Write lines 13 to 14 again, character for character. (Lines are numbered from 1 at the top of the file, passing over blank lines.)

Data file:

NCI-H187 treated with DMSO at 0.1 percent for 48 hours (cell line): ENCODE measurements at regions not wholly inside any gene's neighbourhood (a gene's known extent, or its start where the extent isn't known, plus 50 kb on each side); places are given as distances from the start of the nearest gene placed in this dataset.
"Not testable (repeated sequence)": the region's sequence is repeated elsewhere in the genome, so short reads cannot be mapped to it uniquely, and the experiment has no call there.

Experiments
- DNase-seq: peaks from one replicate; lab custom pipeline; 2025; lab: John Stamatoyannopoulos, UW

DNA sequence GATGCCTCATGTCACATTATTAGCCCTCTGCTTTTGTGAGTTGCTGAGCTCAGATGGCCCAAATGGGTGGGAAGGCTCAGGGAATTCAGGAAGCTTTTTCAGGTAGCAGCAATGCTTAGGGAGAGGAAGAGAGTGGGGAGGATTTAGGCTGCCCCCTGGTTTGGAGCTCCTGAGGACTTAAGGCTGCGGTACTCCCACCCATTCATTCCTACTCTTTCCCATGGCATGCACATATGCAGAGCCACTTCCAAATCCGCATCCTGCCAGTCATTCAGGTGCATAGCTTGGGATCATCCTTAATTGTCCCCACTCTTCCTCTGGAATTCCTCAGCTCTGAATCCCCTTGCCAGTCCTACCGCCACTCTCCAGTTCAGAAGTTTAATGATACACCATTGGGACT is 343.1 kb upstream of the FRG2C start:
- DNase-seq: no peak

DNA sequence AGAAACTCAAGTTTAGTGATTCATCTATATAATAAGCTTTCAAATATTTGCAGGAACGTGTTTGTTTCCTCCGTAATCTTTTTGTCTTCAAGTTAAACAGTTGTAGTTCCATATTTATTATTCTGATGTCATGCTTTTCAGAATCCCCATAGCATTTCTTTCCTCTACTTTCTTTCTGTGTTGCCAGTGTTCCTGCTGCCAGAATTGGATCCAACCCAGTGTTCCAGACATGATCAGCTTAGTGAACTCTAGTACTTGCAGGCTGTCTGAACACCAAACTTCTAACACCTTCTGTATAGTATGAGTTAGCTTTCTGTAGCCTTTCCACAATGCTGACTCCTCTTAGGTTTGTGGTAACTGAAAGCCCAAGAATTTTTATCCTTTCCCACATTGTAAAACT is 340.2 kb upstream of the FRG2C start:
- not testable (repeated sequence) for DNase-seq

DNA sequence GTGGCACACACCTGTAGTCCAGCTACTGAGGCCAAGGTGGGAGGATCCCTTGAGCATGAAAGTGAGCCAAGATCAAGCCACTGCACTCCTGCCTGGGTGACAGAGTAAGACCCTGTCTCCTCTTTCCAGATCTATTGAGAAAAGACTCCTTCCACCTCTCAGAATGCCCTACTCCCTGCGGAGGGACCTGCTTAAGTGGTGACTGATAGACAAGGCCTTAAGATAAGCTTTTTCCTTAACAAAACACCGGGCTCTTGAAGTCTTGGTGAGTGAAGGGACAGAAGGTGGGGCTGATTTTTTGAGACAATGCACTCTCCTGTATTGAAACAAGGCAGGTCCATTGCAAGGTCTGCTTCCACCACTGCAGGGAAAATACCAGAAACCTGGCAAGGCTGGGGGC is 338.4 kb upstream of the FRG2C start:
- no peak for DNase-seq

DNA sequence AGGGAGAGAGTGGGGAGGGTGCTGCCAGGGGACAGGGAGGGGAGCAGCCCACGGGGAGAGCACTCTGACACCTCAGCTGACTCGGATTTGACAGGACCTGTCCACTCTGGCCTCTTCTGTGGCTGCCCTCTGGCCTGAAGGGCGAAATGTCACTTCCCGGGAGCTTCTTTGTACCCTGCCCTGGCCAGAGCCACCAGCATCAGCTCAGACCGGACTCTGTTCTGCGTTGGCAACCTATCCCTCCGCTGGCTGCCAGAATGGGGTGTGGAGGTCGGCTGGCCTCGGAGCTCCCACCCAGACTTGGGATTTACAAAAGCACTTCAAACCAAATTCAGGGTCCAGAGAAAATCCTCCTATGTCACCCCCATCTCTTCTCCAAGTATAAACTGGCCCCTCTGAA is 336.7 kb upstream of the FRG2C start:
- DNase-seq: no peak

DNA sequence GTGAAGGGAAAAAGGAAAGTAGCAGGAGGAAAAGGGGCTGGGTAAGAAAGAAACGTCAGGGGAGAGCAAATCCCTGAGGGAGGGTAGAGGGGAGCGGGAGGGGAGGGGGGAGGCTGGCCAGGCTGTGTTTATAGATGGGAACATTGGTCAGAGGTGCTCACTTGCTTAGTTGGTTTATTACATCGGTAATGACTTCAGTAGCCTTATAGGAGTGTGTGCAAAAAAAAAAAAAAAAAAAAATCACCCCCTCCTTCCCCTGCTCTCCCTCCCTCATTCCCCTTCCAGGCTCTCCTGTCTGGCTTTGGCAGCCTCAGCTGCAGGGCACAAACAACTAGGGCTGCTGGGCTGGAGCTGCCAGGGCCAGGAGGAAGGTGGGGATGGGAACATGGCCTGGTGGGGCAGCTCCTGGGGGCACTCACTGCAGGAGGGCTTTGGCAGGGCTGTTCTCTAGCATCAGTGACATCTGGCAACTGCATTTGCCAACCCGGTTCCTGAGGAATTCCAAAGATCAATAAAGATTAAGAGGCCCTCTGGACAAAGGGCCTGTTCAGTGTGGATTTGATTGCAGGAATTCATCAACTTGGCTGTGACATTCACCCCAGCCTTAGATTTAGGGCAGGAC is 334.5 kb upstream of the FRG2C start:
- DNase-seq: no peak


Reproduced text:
DNA sequence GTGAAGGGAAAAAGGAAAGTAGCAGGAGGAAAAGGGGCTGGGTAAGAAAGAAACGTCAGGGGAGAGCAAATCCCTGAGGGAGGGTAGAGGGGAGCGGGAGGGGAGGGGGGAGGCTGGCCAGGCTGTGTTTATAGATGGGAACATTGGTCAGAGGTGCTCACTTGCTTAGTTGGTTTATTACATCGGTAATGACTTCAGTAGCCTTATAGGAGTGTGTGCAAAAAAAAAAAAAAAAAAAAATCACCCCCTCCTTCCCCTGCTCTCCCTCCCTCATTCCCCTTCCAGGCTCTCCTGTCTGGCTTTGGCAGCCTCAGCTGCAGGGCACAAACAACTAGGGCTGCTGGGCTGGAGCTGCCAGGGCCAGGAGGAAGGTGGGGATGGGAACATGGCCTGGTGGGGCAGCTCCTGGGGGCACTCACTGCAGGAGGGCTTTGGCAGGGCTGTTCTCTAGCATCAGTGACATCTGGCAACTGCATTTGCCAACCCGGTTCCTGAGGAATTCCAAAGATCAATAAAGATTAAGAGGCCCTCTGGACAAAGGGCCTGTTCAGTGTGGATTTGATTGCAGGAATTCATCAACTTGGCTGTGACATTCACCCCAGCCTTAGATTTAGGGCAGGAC is 334.5 kb upstream of the FRG2C start:
- DNase-seq: no peak